One of our bloggers often starts sentences with “and” and “but” for emphasis. It’s actually an effective way to drive a point home. However, I used to dutifully change that, working myself into lather, and, I am sure, driving the blogger crazy. One day, I just let go (but not before she had suggested that I “step away from the computer”). The client didn’t seem to notice, or if he did, he didn’t care to comment. Just like with our stop signs here in New Orleans, it’s not a rule — it’s a suggestion. One day I might actually dare start a sentence with an “and” myself. I came a long way!

A few suggestions that I could point out in my daily wading through blog posts that I copyedit (subject to change, debate and ridicule) are:

  1. If we decide to adhere to a style (established, such as AP or Chicago, or an arbitrary house blend), let’s all please follow it. There’s no right or wrong in many cases. Let’s pick one way to spell it, and stick to it.
  2. Be wise, don’t Palinize. “Gosh,””darn,” and “git er done” rarely looks good in newsblogging, folks (um, I mean, people).
  3. Short sentences with simple words read better online. I know, it sounds like “dumbing down” the writing standards by bringing them to the lowest common denominator in order to cater to our short attention spans. On screen, however, provided how busy and oversaturated with information we are, it works.
  4. Pay attention to “its” vs. “it’s” — the age-old battle, and each has its place.
  5. Know when to use “which” and when to use “that.”
  6. If it’s part of the publication’s name, put a cap on the article and italicize it (The New York Times vs. the Guardian).

I could go on, as I’m sure we could all rattle off the list of our own suggestions and pet peeves. I often feel like my copyediting needs a copyeditor. I’ve introduced mistakes while copyediting and made the sentences sound worse. Maybe I’ve had less coffee or more sleep than you. Maybe the copy you’ve written and been staring at for an hour could use a once-over by a fresh pair of eyes. Maybe I just have time to look up the word in a dictionary and you don’t. Maybe you do need me. In any case, I admire your tenacity, creativity and patience as a writer, and, if you make a deadline for submitting your draft — I’ll admire you even more.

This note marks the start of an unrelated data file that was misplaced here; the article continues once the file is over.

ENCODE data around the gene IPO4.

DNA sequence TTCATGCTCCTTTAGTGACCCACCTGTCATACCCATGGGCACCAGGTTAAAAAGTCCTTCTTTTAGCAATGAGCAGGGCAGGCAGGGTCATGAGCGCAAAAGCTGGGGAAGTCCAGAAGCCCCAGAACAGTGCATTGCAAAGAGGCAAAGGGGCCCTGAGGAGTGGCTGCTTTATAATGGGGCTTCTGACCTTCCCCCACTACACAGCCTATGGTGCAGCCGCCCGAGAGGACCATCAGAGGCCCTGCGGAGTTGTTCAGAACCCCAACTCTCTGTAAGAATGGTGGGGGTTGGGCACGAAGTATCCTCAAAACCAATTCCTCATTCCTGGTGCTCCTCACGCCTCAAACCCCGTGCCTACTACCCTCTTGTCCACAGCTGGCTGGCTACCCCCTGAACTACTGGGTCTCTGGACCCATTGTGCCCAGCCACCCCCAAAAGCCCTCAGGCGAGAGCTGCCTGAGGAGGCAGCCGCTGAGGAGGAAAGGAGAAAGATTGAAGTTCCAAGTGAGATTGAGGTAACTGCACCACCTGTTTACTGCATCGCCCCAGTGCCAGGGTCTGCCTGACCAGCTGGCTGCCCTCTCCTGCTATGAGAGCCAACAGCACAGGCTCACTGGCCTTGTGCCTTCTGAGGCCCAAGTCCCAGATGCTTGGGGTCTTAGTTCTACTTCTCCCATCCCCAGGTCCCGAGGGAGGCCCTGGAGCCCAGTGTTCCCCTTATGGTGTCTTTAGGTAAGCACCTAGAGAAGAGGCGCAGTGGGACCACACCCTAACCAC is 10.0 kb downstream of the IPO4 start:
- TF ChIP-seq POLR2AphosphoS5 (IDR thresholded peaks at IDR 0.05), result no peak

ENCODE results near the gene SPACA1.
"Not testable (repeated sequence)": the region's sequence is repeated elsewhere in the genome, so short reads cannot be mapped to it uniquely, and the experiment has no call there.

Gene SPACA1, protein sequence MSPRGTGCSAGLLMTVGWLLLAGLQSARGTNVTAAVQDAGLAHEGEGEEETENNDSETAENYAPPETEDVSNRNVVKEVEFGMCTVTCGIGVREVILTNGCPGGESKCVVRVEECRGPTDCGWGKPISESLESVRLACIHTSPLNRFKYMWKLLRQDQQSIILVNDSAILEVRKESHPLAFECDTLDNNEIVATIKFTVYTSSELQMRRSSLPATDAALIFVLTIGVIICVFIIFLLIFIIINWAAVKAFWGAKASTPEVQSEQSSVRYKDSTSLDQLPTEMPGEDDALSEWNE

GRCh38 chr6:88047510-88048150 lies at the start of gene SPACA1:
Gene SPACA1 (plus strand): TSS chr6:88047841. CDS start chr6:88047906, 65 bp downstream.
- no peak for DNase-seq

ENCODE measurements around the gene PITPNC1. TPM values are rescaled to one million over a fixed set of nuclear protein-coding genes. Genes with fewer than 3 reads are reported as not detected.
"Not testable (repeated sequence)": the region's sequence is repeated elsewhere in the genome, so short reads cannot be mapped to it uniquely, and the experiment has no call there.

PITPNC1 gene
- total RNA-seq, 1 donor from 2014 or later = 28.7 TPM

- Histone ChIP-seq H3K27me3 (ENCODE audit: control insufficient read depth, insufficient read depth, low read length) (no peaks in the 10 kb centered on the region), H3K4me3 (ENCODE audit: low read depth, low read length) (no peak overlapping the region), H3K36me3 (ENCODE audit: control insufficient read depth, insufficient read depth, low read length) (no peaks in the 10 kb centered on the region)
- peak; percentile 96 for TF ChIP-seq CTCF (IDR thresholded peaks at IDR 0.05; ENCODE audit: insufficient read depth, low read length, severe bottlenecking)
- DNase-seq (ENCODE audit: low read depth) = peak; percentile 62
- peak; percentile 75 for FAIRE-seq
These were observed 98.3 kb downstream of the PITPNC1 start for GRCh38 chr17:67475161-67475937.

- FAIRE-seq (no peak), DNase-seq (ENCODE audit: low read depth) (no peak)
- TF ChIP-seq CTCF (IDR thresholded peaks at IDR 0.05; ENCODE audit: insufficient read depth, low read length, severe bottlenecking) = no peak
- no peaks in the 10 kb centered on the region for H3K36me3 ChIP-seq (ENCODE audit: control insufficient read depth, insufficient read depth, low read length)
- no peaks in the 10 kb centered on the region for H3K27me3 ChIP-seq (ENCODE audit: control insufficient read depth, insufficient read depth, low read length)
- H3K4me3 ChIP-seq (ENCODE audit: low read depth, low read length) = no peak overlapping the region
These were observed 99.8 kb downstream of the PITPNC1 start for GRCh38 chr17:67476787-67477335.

Finally, the words to live by for all copyeditors, copy editors, and copy-editors out there, by John McIntyre of The Baltimore Sun (emphasis with bullets is ours):

  • Accuracy first, then clarity, then precision, and last, if there’s time, elegance.
  • The Associated Press Stylebook and The Elements of Style have not been incorporated into the Torah, the canonical Gospels, or the United States Code.
  • Don’t drop The Chicago Manual of Style on your foot.
  • The writer might be right.
  • Don’t type two spaces after a period.
  • Dictionaries tell you how people talk and write, not how you ought to talk and write.
  • Any project will occupy three times the anticipated time and energy to achieve one-third the intended result…
  • Satisfaction over identifying other people’s mistakes is best celebrated inwardly — or after work at the bar with other editors…
  • Someone else will get the glory. Let it go.

Source: “What It’s Really Like To Be A Copy Editor,” The Awl, 07/21/10
Source: “Maxims for editors,” The Baltimore Sun‘s You Don’t Say blog, 08/08/10
Source: “Who vs. Which vs. That,” GrammarBook.com
Image by alexkerhead, used under its Creative Commons license.

About Tatyana Meshcheryakova

Tatyana has been a journalist and editor for more than 17 years, including stints at AOL and a number of trade and consumer publications in Philadelphia, covering digital technology and the publishing industry. In addition to editing hundreds of articles and blog posts each month, Tatyana is responsible for training new journalists and editors that join our team. Tatyana has a B.A. in Journalism from Temple University, and is fluent in Russian.